Micah Blue Smaldone

Micah Blue Smaldone
Live in Belgium
North East Indie Records


Click to hear: “The Orchard


In true Micah Blue Smaldone fashion, the title of his new release is understated. As with the music he makes, further inquiry reveals surprising depth. Live in Belgium, a four-song EP, was recorded last October in the town of Louvain-la-Neuve, a planned city built on farmland south of Brussels to accommodate a French-speaking university that opened 35 years ago. The venue where the performance was recorded, La Ferme du Biéreau (The Farm of Biéreau) is an arts center housed in a renovated barn — a fitting metaphor for Smaldone’s stock in trade: modern songs created from dilapidated American folklore.

The set begins with “Untitled.” Smaldone finger-picks a meandering intro on his resonator with subtle flashes of bluesy ornamentation before settling into a morose cycling of notes played under plaintive vocals. Like many of Smaldone’s songs, “Untitled” is about a misfit on the verge of hopelessness; it’s about giving in before giving up: “In this room I’ll let you do the talking / For when you talk, there is no room / And in this bed I’ll let you do the lying / As swallow lies like swords before bed… Pennies are the eyes of the vulture / As the vulture eyes the pennies in your hand / This morning I went out to feed the pigeons / That could not seem to find a place to land.”

Next is “Coal Black Crepe,” from Smaldone’s 2005 full-length release, Hither and Thither. The tune (indeed, all of Hither and Thither) is about death-filled days and the hope for love-filled nights. On this night in Belgium, it seems Smaldone has found what he’s been looking for. The small crowd takes in his playing and heartfelt vocals with rapt attention. The pervasive sadness of the song is lifted by Smaldone’s fine guitar work and an almost cheerful, hummed refrain.

The third song is another new one, “The Orchard.” Its simplicity is haunting, as Smaldone picks an insistent resonator line reminiscent of Dock Boggs’ banjo. “Orchard” is a fable of war and hope: “Once was heard from the orchard a bird / When the world was ravening, it stood aghast at our future and our past / Until these words did ring / Gather here to sup our sorrow / And I will kill ye of your crumbs / Shed your tears all through the morrow / They will dry as morning comes… May we rise without vainglory / And may we rise all without spleen / And may we rise not sick with worry / As bird unflies from the orchard green.” Smaldone’s knack for pairing imagery and sound is executed to near perfection on this track. It’s a timeless reflection on war-makers, the soldiers who fight their wars, and the survivors left to make sense of it all.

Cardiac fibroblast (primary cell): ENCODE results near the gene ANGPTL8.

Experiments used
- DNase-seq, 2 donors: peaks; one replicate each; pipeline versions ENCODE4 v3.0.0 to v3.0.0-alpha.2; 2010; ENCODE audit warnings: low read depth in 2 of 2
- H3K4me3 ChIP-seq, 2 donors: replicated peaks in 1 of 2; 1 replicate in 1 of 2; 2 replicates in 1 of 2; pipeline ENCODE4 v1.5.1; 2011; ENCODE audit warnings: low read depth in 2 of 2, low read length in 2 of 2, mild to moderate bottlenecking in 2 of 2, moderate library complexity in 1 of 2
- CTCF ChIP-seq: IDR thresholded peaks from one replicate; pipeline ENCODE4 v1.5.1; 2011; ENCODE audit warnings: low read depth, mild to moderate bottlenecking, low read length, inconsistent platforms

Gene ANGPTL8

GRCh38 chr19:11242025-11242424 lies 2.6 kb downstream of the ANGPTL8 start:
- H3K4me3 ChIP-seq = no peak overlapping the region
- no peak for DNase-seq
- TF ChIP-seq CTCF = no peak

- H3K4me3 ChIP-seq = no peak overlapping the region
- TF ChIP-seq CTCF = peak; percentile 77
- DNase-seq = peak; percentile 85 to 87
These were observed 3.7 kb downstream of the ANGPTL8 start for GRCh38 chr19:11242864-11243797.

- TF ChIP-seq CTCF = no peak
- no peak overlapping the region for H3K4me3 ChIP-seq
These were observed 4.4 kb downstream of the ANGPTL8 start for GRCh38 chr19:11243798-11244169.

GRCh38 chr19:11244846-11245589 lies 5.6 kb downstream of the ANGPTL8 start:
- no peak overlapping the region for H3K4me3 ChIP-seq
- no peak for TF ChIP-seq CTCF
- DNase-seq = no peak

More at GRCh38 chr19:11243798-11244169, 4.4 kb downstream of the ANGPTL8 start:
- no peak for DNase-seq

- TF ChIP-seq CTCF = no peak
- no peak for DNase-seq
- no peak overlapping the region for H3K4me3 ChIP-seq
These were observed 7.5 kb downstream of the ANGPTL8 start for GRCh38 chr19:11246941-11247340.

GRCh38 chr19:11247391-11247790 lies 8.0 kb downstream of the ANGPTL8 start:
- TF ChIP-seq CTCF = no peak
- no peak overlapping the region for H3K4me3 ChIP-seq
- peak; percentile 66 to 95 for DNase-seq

The album closes with “Curtains,” sung a cappella. Fittingly, it’s a deathbed lullaby. Smaldone sings beautifully and grievously of searching the empty sky for hope beyond this mortal coil: “When it’s curtains for your heart / I’ll be certain to depart / And somewhere in a rented room/ I’ll lay my head upon the moon / For we are ordered as the sky / Star to star and eye to eye / But now I see you from afar / In the sky as dark as tar.” It’s a powerful end to a powerful collection. 

As with all strong EPs, Live in Belgium left me wanting more. Will 2007 see the release of a new, full-length Micah Blue Smaldone album? One can only hope.

— Tom Flynn

Micah Blue Smaldone’s Live in Belgium is in finer record stores now. For more, visit micahbluesmaldone.com.

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